Whenever markets have any sort of hiccup (read dont go up in a linear fashion) all sorts of commentary comes out of the woodwork. I therefore thought it would be instructive to look at the events of last week and to put them into some form of context beginning with a short term view.
The S&P500 began the year with a bit of a slip followed by a slow modest uptrend before attempting to take out the previous all time high. Following last weeks fall the market is up about 3.5% year to date. When viewed over a short term time frame the S&P500 looks quite bumpy with two significant trips this year but taking a step back shows a slightly different picture.
If we start at the the low following the GFC and draw the broadest possible trend line we can we see that the noise disappears and the market is in a wide long term uptrend and at points in the past it faltered whilst trying to make new highs. This is not in any way predictive it is merely descriptive of the the past and what I would consider normal market behaviour. As I have been repeating endlessly for the past three decades markets go up and markets go down – why people are surprised at this is beyond me. To get a sense of the energetic nature of this market I then plotted 52 week highs and lows.
As can be seen the market made new 52 week lows during the GFC and then did not make another one until 2016 and last weeks fall has not come close to triggering another one. The move in US markets since the GFC has been extremely energetic and this can be seen by looking at the yearly returns since the end of the GFC.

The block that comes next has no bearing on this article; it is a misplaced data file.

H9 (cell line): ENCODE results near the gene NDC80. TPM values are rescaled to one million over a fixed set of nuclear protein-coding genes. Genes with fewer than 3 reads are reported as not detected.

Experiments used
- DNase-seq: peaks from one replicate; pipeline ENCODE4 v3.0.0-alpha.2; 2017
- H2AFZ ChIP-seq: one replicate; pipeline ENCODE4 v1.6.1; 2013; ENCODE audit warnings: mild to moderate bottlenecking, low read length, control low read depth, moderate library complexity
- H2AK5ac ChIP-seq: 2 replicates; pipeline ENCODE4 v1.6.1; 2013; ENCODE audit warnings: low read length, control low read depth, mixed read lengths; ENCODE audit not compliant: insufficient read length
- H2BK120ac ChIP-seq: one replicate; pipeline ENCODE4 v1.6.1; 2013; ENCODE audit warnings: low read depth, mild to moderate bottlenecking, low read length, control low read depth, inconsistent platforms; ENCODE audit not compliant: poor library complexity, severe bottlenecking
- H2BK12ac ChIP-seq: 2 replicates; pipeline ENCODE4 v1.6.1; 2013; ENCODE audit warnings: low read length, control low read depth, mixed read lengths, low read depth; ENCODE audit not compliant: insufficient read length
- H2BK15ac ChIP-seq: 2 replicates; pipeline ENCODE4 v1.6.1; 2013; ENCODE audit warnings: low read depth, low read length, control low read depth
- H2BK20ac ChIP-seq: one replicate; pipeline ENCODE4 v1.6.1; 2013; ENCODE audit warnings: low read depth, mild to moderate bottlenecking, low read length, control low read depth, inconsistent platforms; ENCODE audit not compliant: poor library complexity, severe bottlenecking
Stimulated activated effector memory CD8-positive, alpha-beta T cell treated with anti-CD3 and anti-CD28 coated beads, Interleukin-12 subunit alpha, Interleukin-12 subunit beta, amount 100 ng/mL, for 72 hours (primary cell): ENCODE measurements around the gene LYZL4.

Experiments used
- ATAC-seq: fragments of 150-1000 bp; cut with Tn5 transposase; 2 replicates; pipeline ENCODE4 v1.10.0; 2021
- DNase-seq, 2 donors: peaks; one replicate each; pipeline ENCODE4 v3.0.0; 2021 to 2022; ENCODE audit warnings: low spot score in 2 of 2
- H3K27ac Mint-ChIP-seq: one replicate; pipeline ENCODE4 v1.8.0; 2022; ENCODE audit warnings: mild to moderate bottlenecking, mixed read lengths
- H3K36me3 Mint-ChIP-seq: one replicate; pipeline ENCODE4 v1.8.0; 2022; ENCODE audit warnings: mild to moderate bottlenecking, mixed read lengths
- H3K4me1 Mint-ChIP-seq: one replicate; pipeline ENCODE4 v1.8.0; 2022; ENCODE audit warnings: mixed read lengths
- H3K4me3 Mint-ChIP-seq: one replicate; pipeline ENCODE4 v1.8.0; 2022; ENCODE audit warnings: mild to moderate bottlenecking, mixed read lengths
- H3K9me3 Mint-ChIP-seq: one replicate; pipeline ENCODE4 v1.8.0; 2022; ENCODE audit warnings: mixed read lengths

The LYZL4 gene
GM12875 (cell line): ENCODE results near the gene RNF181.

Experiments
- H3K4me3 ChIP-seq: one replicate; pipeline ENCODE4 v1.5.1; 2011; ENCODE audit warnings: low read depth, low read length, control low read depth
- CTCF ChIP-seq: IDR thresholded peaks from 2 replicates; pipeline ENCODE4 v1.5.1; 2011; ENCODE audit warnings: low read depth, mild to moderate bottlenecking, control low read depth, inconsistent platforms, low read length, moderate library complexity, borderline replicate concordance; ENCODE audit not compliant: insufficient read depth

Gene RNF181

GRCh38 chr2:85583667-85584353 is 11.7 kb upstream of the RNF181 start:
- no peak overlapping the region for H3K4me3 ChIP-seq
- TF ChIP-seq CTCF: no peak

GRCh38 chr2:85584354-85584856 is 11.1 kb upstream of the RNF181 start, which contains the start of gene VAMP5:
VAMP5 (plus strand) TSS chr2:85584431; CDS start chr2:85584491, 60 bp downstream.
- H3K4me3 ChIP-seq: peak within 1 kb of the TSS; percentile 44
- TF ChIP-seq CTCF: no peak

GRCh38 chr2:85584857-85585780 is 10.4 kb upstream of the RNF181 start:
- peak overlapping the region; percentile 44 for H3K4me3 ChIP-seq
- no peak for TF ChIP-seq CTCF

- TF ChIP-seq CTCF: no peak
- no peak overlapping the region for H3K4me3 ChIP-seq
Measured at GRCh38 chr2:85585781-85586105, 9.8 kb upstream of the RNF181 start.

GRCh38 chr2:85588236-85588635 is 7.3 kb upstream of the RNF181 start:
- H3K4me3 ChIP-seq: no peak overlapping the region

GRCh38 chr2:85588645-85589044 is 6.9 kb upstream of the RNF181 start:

The average return for the S&P500 since 1950 sits at about 9%. If you had fluked investing in an index fund at the end of the GFC your equity curve would look like this –
You would have had a reasonably smooth ride whilst tripling your money.
When looking at markets context is everything as all events occur against a backdrop of history and the historical reference point everyone uses and which comes into the consciousness during events such as last week is the GFC. The wounds to investor psyche from the GFC run deep. However, as with all things all we can do is look at the data and remove ourselves and our flawed perceptions from the decision making process. To illustrate this I have dropped back into a short time frame. The chart below shows 15 day lows only.
As you can see there are actually very few. The reason for this is simple – the market is in a long term uptrend. Contrast this with the number that occurred as the GFC was unfolding.
The rational for this disparity is simple, as the GFC broke the US market had broken its long term uptrend. What is also interesting to note is that on comparative terms the US market during this period had been a relatively poor performer. This clustering of falls becomes more apparent when we map them in isolation. The chart below looks at those falls which were in excess of 2% during the period of the GFC, as can be seen it was not a happy time to be a long sided stock trader.
The key point in all of this is that the only thing that matters is the context within which events unfold and this context can only be understood by taking a step back and removing yourself from the noise. In simple trading terms markets experience pullbacks – they do not climb in a linear fashion and these pullbacks take on different levels of importance depending upon whether the market is trending up or down.